As of Monday, he said he had been unable to access her email or county phone or log into the fair and event department’s social media accounts, nor had he located a flowchart that Jewell had put together of fair-related tasks.

“I haven’t had time to go through her entire desk. I mean, not to sound like fair doesn’t mean anything, but this isn’t the only thing that I do,” Garza told the board, describing himself as a department head who now has three jobs.

“But this [job of overseeing the fair] is a really important one,” chimed in board member Teresa Merager, “and it’s one that a couple years ago you decided to take on. You said you could do this to save the county money. So we have this commitment; it can’t be, ‘I can’t do it.’”

Garza responded that he took on the responsibility understanding that he’d have a full staff. “So when that changes, how do you honor the commitment?”

Merager told the department head he had to “dig in.”

“We just cannot say ‘can’t,’” she said. “We have to figure out how we’re going to make this work.”

Garza responded that it will work and that things will be done by the opening of the fair; Merager added that the board is trying to help.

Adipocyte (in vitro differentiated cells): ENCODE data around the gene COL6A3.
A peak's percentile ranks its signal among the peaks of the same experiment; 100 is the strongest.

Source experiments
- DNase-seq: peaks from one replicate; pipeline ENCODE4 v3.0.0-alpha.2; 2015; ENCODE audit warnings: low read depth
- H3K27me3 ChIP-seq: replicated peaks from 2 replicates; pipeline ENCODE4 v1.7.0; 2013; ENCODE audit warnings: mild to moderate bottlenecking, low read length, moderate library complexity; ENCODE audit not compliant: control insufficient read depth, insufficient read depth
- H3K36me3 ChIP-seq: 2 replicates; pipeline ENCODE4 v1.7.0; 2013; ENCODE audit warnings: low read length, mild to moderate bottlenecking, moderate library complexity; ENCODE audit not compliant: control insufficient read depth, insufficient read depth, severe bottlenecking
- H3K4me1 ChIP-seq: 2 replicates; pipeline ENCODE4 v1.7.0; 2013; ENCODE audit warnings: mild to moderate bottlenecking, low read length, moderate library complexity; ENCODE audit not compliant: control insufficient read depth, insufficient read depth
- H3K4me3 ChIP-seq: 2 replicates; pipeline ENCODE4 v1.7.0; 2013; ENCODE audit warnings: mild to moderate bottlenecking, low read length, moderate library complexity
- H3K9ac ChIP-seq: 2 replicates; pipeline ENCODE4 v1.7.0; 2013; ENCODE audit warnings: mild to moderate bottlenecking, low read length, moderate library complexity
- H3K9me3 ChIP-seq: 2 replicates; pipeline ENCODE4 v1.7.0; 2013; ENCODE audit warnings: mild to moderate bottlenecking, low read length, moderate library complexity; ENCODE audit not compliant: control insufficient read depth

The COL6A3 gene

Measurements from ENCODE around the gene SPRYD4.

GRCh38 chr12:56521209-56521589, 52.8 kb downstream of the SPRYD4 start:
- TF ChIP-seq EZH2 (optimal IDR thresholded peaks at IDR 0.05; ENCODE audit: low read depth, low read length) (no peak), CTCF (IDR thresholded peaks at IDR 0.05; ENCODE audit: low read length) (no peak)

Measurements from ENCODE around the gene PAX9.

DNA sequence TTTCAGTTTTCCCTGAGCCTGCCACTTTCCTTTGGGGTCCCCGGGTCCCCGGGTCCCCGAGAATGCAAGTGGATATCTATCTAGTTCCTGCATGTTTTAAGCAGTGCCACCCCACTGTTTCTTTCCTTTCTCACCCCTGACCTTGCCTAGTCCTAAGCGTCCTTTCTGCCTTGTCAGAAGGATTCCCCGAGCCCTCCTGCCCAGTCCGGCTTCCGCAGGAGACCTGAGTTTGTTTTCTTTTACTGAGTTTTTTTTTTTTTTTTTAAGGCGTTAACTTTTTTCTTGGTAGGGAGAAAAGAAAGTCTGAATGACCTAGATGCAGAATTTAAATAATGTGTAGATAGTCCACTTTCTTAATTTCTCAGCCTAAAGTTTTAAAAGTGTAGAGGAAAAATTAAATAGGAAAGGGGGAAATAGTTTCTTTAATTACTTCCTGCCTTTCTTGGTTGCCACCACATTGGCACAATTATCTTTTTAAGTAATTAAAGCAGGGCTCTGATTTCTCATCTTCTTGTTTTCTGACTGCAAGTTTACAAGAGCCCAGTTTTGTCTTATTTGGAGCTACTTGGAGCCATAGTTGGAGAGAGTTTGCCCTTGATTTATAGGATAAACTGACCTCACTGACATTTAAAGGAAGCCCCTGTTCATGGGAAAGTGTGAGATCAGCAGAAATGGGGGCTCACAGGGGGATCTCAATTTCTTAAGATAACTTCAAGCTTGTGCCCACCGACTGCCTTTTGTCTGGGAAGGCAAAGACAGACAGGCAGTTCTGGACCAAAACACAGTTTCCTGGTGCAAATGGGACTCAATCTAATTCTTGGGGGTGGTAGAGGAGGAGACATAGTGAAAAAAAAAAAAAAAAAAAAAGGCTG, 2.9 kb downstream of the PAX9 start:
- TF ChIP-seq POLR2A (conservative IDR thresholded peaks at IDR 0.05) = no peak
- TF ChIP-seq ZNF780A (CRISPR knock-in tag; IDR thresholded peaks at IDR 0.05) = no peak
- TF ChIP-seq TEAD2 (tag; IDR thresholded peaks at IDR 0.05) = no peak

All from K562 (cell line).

During the roughly hour-and-a-half long meeting, Garza asked the board to think of tasks that still need to be completed for the fair; they discussed a host of items, such as determining how many meal tickets would be needed, finding out why cash drawers were ordered, locating the tokens used at the beer garden, tracking down additional superintendents, finalizing contracts with judges and figuring out how to get into a vault.

Garza also said he needed to learn the online service used to sell tickets for fair events and camping spots and the ShoWorks software used to manage fair entries. 

Muecke voiced some frustration with Garza’s suggestion that the volunteer board members would need to take on some of the duties that Jewell, a paid staffer, had been handling.

“The county should have thought about what is going to happen to our fair and who’s going to be able to step up to the plate before somebody was let go this close to a grand production,” she said.

Mangold said the county was not asking the board to take on all of Jewell’s duties and that Garza “knew that he was going to have to do a lot more work when this all occurred.”

Mangold said the commission plans to replace the events administrator, but that process could take weeks — and help has been hard to find anyway, with Garza currently short on applications for many fair week positions.